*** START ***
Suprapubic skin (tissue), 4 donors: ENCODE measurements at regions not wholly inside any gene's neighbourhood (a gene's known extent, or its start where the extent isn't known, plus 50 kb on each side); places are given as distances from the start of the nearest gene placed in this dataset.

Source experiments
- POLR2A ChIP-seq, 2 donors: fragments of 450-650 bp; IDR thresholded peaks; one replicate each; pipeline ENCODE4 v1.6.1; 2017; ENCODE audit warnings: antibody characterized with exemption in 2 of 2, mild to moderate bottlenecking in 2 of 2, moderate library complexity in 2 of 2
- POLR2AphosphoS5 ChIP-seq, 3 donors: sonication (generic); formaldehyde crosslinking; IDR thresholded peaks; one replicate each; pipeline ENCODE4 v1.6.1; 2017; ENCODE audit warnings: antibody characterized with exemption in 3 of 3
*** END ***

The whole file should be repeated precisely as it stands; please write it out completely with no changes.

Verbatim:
Suprapubic skin (tissue), 4 donors: ENCODE measurements at regions not wholly inside any gene's neighbourhood (a gene's known extent, or its start where the extent isn't known, plus 50 kb on each side); places are given as distances from the start of the nearest gene placed in this dataset.

Source experiments
- POLR2A ChIP-seq, 2 donors: fragments of 450-650 bp; IDR thresholded peaks; one replicate each; pipeline ENCODE4 v1.6.1; 2017; ENCODE audit warnings: antibody characterized with exemption in 2 of 2, mild to moderate bottlenecking in 2 of 2, moderate library complexity in 2 of 2
- POLR2AphosphoS5 ChIP-seq, 3 donors: sonication (generic); formaldehyde crosslinking; IDR thresholded peaks; one replicate each; pipeline ENCODE4 v1.6.1; 2017; ENCODE audit warnings: antibody characterized with exemption in 3 of 3